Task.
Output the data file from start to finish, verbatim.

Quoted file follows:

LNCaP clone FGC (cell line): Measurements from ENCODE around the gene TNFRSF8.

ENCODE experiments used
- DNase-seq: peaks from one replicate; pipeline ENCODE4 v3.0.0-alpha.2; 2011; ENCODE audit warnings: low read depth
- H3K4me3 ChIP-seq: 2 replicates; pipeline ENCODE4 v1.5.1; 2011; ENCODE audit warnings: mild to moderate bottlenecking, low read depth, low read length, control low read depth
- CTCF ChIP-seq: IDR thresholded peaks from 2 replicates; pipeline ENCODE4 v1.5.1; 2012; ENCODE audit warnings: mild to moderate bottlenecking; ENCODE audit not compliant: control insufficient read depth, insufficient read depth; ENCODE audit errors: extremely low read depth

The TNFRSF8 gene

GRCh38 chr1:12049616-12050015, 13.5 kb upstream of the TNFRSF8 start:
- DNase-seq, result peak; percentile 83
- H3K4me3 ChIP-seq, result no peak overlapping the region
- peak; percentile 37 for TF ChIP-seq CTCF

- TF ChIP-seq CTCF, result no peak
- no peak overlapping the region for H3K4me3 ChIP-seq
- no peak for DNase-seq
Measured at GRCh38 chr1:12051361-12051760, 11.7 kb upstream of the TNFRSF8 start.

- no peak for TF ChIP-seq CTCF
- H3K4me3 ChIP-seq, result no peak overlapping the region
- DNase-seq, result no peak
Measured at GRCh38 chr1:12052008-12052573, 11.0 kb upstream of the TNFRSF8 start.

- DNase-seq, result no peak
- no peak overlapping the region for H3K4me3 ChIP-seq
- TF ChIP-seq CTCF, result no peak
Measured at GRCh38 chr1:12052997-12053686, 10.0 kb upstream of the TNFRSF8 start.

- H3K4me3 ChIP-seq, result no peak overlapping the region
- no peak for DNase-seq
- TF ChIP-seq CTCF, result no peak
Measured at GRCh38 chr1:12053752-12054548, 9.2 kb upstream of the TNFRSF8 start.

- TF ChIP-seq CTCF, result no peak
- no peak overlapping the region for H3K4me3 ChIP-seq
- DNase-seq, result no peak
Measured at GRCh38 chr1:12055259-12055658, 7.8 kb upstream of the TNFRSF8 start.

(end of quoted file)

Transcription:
LNCaP clone FGC (cell line): Measurements from ENCODE around the gene TNFRSF8.

ENCODE experiments used
- DNase-seq: peaks from one replicate; pipeline ENCODE4 v3.0.0-alpha.2; 2011; ENCODE audit warnings: low read depth
- H3K4me3 ChIP-seq: 2 replicates; pipeline ENCODE4 v1.5.1; 2011; ENCODE audit warnings: mild to moderate bottlenecking, low read depth, low read length, control low read depth
- CTCF ChIP-seq: IDR thresholded peaks from 2 replicates; pipeline ENCODE4 v1.5.1; 2012; ENCODE audit warnings: mild to moderate bottlenecking; ENCODE audit not compliant: control insufficient read depth, insufficient read depth; ENCODE audit errors: extremely low read depth

The TNFRSF8 gene

GRCh38 chr1:12049616-12050015, 13.5 kb upstream of the TNFRSF8 start:
- DNase-seq, result peak; percentile 83
- H3K4me3 ChIP-seq, result no peak overlapping the region
- peak; percentile 37 for TF ChIP-seq CTCF

- TF ChIP-seq CTCF, result no peak
- no peak overlapping the region for H3K4me3 ChIP-seq
- no peak for DNase-seq
Measured at GRCh38 chr1:12051361-12051760, 11.7 kb upstream of the TNFRSF8 start.

- no peak for TF ChIP-seq CTCF
- H3K4me3 ChIP-seq, result no peak overlapping the region
- DNase-seq, result no peak
Measured at GRCh38 chr1:12052008-12052573, 11.0 kb upstream of the TNFRSF8 start.

- DNase-seq, result no peak
- no peak overlapping the region for H3K4me3 ChIP-seq
- TF ChIP-seq CTCF, result no peak
Measured at GRCh38 chr1:12052997-12053686, 10.0 kb upstream of the TNFRSF8 start.

- H3K4me3 ChIP-seq, result no peak overlapping the region
- no peak for DNase-seq
- TF ChIP-seq CTCF, result no peak
Measured at GRCh38 chr1:12053752-12054548, 9.2 kb upstream of the TNFRSF8 start.

- TF ChIP-seq CTCF, result no peak
- no peak overlapping the region for H3K4me3 ChIP-seq
- DNase-seq, result no peak
Measured at GRCh38 chr1:12055259-12055658, 7.8 kb upstream of the TNFRSF8 start.